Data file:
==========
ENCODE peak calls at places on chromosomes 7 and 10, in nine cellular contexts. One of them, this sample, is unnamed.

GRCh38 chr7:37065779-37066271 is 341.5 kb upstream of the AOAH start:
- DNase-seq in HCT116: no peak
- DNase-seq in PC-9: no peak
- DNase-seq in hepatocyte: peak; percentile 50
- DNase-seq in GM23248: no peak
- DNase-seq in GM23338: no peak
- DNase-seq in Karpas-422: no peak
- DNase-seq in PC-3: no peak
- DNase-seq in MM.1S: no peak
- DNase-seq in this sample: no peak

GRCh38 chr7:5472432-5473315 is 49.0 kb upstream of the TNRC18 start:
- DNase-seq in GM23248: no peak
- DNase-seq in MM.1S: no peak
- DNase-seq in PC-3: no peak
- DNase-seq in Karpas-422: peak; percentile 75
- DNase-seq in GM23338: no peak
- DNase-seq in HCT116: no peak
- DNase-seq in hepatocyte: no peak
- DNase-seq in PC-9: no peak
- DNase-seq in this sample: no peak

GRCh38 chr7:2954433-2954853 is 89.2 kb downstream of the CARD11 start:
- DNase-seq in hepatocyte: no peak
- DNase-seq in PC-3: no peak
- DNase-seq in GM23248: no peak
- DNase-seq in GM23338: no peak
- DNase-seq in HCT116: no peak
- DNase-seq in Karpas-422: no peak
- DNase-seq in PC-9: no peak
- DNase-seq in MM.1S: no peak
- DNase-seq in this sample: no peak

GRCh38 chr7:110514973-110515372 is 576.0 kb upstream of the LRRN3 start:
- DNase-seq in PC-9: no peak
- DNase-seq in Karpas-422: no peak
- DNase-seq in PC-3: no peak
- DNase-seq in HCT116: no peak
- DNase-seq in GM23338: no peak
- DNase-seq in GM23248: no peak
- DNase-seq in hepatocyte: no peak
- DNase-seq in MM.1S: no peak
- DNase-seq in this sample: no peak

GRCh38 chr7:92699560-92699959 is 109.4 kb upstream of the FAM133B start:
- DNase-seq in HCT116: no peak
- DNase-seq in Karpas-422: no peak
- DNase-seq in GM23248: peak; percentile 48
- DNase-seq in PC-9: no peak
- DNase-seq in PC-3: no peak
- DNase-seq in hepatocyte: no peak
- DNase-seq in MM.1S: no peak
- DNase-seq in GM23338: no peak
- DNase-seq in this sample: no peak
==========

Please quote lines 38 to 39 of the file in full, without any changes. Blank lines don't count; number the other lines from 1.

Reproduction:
- DNase-seq in GM23248: no peak
- DNase-seq in hepatocyte: no peak